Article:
Kerala Floods due to environmental issues | CORPORATE ETHOS

Kerala Floods: Was it a Man-Made Disaster?

By: | August 19, 2018
The scene from flood hit Kodungallur

By Sreekumar Raghavan
Kerala has witnessed the most unprecedented natural disaster in a century. Relief and rescue operations are in full swing with Army, Navy, Air Force, NDRF,local people, organisations,state government working together with the one goal to save as many lives and ensure sufficient supplies of food, medicine and toiletries.

Kerala had witnessed incessant rains this South-West Monsoon season that began in May last and will extend to September. Amidst all these developments, there is a view gaining ground that Kerala invited this disaster by putting too much pressure on the ecologically sensitive Western Ghats, a chain of mountains which traverse through the states of Kerala, Tamil Nadu, Karnataka, Goa, Maharastra and Gujarat.

Scientist and Ecologist Madhav Gadgil of Centre for Ecological Sciences had submitted a report in 2011 to Kerala Government to protect the region by putting restrictions on mining, quarrying, use of land for non-forest purposes, illegal constructions but it was rejected by the state.

In a cartoon in Times of India, Sandeep Adhwaryu depicted Kerala Chief Minister asking God,”Isn’t this your own country?” and the God responding ” it’s yours too.” Deforestation, rampant construction, quarrying and other unscientific development has triggered earth quakes and landslides, God reminds the Communist Leader!

In Kerala, the development vs environment debate has always taken centre stage in the past four decades and poetess Sugatha Kumari was in the forefront against the agitation against implementing Silent Valley Hydro electric project in Palakad. It had received Central Government approval when Morarji Desai was the Prime Minister. Ultimately, the project was shelved and now the Silent Valley National Park with a rich fauna and flora is attracting tourists from all over the world. Inchikad Balanchandran’s popular poem, “Can the next generation survive in this land?” talks about the highly polluted waters and land (ini varunnoru thalamurakke ivide vaasam sadhyamo). Even the mountains are looking for a shade while the rivers are crying for drinking water. This poem is often recited by students to win prizes in festivals and competitions.

Yesterday there was an interesting FB post showing a man standing outside his house half submerged in water but still not willing to be rescued to a safer place. He said pointing to the rising waters-‘it is all because of the damage we have caused to the environment and there is no running away from it.’ He didn’t call himself an environmentalist or activist. There is no update on what has happened to this bearded man cursing mankind for the floods.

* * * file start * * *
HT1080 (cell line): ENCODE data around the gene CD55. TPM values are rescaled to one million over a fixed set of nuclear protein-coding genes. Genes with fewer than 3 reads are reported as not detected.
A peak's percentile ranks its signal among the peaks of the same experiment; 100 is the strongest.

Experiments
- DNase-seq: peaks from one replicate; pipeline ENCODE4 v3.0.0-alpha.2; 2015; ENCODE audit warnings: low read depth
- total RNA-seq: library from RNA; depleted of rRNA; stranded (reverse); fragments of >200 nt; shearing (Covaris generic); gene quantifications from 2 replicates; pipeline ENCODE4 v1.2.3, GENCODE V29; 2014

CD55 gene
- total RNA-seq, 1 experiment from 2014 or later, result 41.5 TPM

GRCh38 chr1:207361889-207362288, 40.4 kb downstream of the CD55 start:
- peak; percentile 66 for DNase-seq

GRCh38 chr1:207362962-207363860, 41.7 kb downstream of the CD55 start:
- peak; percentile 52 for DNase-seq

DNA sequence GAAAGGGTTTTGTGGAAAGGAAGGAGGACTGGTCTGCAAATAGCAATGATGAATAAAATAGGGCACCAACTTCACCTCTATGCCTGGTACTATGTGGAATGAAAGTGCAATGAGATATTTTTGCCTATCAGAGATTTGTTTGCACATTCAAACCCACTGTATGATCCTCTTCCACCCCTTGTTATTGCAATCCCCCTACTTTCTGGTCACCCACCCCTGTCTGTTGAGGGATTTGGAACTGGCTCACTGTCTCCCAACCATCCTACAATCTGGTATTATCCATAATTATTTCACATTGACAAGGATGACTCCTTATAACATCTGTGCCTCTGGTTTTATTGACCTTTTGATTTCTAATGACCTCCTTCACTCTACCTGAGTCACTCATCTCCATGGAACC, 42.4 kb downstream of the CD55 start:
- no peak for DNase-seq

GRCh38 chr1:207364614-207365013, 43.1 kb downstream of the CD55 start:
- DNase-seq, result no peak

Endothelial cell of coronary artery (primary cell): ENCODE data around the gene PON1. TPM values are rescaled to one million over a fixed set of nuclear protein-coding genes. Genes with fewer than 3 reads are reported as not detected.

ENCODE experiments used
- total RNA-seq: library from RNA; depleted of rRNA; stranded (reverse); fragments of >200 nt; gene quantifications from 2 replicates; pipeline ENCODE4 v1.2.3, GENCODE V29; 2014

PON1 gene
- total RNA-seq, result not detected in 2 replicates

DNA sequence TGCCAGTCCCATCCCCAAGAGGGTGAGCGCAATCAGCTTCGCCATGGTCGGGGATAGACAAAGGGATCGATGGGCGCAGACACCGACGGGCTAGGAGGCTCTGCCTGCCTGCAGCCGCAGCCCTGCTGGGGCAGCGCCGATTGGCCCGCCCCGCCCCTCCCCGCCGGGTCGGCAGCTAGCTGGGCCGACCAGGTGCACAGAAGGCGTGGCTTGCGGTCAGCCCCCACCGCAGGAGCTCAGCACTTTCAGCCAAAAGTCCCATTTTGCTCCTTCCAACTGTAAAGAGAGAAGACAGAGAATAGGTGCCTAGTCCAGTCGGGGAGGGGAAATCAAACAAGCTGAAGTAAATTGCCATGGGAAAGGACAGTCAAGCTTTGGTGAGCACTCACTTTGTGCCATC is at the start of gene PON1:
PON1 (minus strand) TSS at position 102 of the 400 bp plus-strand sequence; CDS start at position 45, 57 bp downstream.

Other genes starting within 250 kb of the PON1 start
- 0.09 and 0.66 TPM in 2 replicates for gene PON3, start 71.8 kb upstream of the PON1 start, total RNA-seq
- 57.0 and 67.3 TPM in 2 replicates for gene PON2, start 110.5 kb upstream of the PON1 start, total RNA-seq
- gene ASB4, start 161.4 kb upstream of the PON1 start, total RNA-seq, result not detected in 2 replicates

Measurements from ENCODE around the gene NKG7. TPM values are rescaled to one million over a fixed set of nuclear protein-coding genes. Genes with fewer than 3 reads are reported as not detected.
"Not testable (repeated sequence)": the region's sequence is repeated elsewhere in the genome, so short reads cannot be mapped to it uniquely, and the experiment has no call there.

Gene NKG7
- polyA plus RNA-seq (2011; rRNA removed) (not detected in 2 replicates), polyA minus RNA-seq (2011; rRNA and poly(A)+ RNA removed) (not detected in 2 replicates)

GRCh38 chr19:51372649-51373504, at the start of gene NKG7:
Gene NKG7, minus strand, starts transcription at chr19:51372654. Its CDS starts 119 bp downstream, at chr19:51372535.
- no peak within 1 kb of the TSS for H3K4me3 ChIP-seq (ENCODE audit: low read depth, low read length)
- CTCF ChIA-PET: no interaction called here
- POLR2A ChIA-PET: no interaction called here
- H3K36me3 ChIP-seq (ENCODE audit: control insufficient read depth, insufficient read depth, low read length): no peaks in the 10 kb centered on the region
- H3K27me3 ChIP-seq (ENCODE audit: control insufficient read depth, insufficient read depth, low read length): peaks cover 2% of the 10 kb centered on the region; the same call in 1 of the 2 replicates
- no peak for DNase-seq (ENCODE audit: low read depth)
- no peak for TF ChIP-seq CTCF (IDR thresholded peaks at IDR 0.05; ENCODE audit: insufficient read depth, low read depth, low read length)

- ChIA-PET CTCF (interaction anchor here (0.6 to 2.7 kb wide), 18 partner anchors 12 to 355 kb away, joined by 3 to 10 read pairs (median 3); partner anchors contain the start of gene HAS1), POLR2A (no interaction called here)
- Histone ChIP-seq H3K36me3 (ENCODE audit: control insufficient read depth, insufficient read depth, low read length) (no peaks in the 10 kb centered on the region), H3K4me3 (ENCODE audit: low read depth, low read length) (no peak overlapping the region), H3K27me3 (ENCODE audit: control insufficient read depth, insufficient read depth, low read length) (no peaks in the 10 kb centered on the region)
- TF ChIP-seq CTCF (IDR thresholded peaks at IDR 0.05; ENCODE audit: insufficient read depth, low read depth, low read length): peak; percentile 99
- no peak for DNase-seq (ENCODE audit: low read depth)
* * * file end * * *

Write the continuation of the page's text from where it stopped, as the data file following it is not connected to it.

Three Crore People in a Narrow Strip of Land
Kerala, God’s Own Country is a narrow strip of land with 3.5 crore people living in a densely populated region with ecologically fragile resources. With forty four rivers and 39 dams, mountains and hills, Kerala is highly susceptible to natural disasters such as earth quakes, flooding and drought from time to time. The last major catastrophe happened in 1924 when entire Aluva, Perumbavoor, Kalady, Irinjalakuda and present Cochin International Airport at Nedumbassery were flooded.The same regions have become flooded again in 2018, says Murali Thummarakudy, Chief of Disaster Risk Reduction of UN Environment Programme. He had warned in 2013 that the same places that were flooded in 1924 would become flooded again if another major catastrophe happens.People may forget about a flood after a few years time but nature will find its place.

Relief Operations
Kerala Flood relief operations became a nightmare for the armed forces because many people refused to move to relief camps or safe places even after the ground floor or the premises were flooded as they expected water to recede soon. Many others couldn’t reach out to rescue teams as power supply and telecommunications failure made it difficult to contact others. The Navy PRO said that the most challenging part was that roads were washed away and rescue boats had to reach houses that had narrow approach roads. The visual media continued to portray distress areas while not showing areas that were safe. Lot of people could have been moved to safer places if people were willing to accommodate atleast two families in a house.

There are different views about how the State Government co-ordinated the relief and rescue operations. However, the Navy PRO was of the view that a co-ordinated efforts of large number of stake holders were involved in the rescue operations and that they would remain in Kerala till the last person was rescued. He said all Navy officers have a special affinity to Kerala because they get their training at some point in their career in INS Academy,Kochi.

There are also conflicting views on the role of national media in reporting this disaster. Only after the visit of Prime Minister Narendra Modi and also coverage in BBC and New York Times, the print and electronic media woke up and started doing a better job. So also the help from UAE and Gulf regions where large number of Malayalees have helped build their economy was also encouraging.

Was it a man made disaster?

Partially it is true that it is a man- made disaster. We perhaps need more direction and vision regarding the economic growth and development of this fragile ecologically sensitive region. Even as tourism, agri business, plantations,education, IT and electronics are considered the better options for the state, regulatory authorities need to create a master plan and demark certain sensitive areas such as river banks, mountains from major projects, high rise buildings and polluting industries.

Kerala cannot withstand a similar natural catastrophe anymore.

(Photo Courtesy: Floods in Kodungallur by Sreejith Easwaramangalath (Copyrighted)